Oh: also, right now the battles are throwing out metric tons of particle effects, which will largely be going away. I have fancier things I can do without all that wasted CPU/GPU time. 🙂 People talking about “ships breaking apart” being a neat thing got some ideas into my head. Giant things will still do explosions, but we’ll make those look more epic, too. And since they will be comparably more rare, they’ll stand out better as well as not adversely impacting performance.
Anyhow, that’s another big big area that will really improve things during battles, performance-wise. Just haven’t had time for that bit yet, on my end.
There’s a lot of other goodness in this release, too. Things like more ship models, way more ship icons and flair, and so on.
The sidebar is temporarily semi-busted because I just frankly ran out of time and will get to that tomorrow. It works, but it’s not colored properly and doesn’t have the proper flairs on the ship icons. And its icons likely still don’t show up on linux right, although they will once I’m done with that bit.
Coming Soon: Sound!
Craig (Pepisolo) has been taking on the process of getting the sound effects going for battles, and I’m going to start actually integrating that soon. I’m really excited to finally start hearing these battles, rather than just seeing them.
Going along with that, at the suggestion of a number of players I’ve started working with a variety of voice actors to do human-side voice responses to commands that you issue. More on that soon, but I’ve got the first four sets back and I’m really pleased. I’ll be integrating those soon as well, and then tuning them with your feedback.
Onwards and Upwards!
Thanks for reading. 🙂
Chris here! This is just a video looking at a variety of the ships in AI War 2, or at least the graphics for them. These are in the version 0.124, which will come out early next week. It’s presently late alpha for the game (in the pre-Early-Access sense), and so these are coming up to a much more polished status now.
As part of our testing thus far, one thing that we’ve discovered is the need to use GPU Instancing. That was something that I hadn’t been sure if we’d need or not, and I’ve mentioned it since our first kickstarter for the game. I wanted to try to get away with dynamic batching, which is compatible with OpenGL 3.x and DirectX 9 and DirectX 10. However, the performance just wasn’t good enough, even in battles with only something like 5000 ships versus maybe 2000.
A few passing bugs aside, the performance was still better than AI War Classic with that scale of battle on the simulation side in particular, but GPU instancing became a clear need. So now the game is going to use that, which requires DirectX 11 or OpenGL 4.1, and basically hardware from 2010 or 2011, depending on your exact hardware and OS.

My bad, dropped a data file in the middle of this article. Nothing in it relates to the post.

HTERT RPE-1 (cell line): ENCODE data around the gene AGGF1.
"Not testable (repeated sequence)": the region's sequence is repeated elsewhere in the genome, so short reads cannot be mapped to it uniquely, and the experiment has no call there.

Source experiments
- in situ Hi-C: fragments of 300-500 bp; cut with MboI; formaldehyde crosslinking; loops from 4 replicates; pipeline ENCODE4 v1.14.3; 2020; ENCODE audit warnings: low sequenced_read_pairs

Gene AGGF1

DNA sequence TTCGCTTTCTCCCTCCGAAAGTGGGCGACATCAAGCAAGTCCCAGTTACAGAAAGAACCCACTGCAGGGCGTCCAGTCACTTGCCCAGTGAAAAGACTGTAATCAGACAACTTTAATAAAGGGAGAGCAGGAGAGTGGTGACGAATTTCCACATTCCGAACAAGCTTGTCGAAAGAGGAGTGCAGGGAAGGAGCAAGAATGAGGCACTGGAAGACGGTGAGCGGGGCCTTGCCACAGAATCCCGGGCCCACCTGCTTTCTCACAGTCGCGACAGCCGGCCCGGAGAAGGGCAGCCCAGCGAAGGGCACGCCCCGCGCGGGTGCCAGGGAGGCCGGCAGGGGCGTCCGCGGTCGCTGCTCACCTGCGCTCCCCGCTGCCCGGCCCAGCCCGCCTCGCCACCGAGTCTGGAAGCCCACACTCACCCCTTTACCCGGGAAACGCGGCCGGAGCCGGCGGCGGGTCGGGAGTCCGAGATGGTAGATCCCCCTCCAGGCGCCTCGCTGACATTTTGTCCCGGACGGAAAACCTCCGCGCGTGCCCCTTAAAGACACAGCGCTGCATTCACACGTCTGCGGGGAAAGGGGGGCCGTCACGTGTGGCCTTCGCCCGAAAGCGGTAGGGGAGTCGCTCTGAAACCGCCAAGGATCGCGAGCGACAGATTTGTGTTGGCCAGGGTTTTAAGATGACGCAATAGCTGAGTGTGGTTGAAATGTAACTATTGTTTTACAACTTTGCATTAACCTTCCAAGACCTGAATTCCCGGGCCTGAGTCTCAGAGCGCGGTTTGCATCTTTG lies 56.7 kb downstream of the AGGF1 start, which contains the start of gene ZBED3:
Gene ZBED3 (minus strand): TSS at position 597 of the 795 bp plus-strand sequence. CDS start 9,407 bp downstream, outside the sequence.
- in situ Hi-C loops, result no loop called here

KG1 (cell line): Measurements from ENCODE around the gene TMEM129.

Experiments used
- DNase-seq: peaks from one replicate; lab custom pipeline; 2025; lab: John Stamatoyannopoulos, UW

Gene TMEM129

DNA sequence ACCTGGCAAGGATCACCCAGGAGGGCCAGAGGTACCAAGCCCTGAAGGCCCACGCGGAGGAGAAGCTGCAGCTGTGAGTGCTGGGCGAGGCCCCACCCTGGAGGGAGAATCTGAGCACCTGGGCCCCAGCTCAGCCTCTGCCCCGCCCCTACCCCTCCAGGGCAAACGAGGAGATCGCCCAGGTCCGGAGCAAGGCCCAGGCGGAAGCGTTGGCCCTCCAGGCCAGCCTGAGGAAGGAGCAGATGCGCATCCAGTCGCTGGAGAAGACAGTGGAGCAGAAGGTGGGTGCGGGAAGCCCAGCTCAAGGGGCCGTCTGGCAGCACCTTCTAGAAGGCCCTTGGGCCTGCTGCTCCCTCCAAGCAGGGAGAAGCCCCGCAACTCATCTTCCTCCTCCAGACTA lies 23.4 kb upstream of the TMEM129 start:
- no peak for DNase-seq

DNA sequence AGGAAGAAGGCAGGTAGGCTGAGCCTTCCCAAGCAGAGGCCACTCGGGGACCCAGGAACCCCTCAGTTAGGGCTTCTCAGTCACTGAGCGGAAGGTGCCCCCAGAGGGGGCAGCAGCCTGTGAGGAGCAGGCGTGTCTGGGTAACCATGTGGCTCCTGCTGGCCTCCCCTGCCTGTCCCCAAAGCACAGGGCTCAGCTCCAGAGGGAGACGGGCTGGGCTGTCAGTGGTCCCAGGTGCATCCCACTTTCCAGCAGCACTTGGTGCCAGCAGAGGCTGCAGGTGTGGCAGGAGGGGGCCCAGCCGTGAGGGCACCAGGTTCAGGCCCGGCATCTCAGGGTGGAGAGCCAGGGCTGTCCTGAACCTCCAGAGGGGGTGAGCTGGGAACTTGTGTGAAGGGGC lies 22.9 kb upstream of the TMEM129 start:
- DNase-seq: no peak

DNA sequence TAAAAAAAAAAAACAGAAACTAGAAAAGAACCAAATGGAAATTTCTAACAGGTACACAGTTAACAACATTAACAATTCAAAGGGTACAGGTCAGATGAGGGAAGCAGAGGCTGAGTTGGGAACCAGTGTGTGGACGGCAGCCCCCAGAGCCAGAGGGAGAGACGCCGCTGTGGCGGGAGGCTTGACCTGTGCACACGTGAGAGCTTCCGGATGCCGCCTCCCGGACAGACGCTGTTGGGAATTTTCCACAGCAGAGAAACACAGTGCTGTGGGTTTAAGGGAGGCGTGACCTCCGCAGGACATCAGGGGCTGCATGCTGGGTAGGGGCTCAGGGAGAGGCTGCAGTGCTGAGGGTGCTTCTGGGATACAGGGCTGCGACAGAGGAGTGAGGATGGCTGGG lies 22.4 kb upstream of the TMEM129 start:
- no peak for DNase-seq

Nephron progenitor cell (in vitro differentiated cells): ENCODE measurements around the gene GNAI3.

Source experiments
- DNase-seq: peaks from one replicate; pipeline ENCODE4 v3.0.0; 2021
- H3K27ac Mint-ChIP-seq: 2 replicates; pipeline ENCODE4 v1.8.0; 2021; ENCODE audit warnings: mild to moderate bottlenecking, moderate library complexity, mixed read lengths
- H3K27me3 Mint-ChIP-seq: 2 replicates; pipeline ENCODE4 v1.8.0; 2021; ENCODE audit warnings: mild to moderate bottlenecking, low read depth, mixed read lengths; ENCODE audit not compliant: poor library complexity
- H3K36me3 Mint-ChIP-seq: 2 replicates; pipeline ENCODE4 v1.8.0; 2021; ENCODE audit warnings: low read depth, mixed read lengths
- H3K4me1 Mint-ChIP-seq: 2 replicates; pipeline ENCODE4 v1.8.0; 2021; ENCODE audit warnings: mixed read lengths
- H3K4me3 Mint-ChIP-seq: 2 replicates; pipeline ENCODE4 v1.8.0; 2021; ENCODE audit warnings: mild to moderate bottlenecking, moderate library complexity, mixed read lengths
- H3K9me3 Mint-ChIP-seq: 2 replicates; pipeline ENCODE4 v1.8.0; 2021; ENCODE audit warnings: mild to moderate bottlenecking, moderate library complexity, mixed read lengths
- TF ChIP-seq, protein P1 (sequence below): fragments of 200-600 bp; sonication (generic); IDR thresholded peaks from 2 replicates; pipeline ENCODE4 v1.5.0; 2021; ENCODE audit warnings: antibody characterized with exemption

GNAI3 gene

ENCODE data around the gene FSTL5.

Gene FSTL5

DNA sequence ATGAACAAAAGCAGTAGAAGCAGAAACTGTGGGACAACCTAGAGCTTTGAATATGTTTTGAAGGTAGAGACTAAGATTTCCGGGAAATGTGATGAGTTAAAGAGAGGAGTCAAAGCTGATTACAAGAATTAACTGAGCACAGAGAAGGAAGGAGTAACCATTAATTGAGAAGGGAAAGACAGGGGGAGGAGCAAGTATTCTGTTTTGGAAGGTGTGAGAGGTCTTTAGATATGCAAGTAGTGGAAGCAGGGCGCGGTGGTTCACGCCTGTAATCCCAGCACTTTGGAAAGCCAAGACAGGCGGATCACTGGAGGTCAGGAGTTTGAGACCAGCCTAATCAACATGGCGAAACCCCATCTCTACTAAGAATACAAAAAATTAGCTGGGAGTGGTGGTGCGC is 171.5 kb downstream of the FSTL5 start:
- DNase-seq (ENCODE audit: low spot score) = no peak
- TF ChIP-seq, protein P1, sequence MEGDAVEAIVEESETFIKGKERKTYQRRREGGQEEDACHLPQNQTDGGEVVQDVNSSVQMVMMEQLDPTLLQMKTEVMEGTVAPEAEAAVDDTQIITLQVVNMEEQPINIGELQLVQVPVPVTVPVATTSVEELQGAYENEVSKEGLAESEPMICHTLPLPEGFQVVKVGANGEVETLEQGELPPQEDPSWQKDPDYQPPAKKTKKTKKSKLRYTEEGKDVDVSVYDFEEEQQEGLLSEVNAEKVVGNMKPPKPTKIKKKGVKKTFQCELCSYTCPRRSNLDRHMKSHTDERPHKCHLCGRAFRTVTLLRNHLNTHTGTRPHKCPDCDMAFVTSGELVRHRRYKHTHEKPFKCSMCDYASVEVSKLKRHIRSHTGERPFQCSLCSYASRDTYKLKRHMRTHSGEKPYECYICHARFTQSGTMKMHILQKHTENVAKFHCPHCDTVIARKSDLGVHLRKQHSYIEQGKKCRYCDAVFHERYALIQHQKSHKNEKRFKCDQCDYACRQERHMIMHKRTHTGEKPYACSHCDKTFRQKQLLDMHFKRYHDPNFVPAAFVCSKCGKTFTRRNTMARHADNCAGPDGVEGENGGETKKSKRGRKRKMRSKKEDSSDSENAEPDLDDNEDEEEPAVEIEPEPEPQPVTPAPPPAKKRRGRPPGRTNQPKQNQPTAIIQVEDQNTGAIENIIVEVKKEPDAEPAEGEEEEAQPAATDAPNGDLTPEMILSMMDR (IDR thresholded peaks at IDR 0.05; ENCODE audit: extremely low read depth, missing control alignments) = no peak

Realistically you needed hardware from that era at the oldest anyway in order to handle the CPU processing, so this really should be a moot point, but it was a bridge I hadn’t wanted to cross unless it really became clear it was needed. Well — now it’s clear. 🙂
A bug in the GUI sidebar aside, I was getting about 30fps in the aforementioned battle using dynamic batching. This is on a latest-gen i7 with a GTX 1070. Now with most of the stuff working with GPU Instancing, I get around 80 fps. There are still thousands of wasted draw calls because of some of how I’m handling my custom sprite system at the moment, and I expect to get my machine running that same scene at 120 or 140 fps by sometime next week. Knock on wood. 🙂 But it definitely seems like that will be what happens on my rig, based on all my tests thus far.
Anyway, so we get to the question of how big battles will be able to be, and to that I still have the answer: I really don’t know. For a variety of reasons, we can do larger battles than AI War Classic if you’re running them on modern machines. On a machine past a certain age (maybe from 2012 or before?), then the battles of Classic might be larger in terms of what your machine can handle. I’m not sure. The newer your machine gets, though, and that’s looking to the future as well, AI War 2 starts pulling further and further ahead. This switching to GPU Instancing is a huge amount of future-proofing in and of itself.
Overall we just have a ton of performance optimizations and multithreading in the game already, and it’s built around a variety of design concepts that lend themselves to larger battles than the original. We still do hit the occasional hiccup, like the sidebar thing, though, which makes performance absolutely grind to a halt for a bit. That’s one reason why we do the alpha, though; so we can fix things like that, and they never last long. 🙂
All in all, we’re looking good! I’m excited about the recent changes, even if I am apprehensive about any potential backlash by someone angry about the system requirements change.
Thanks for watching!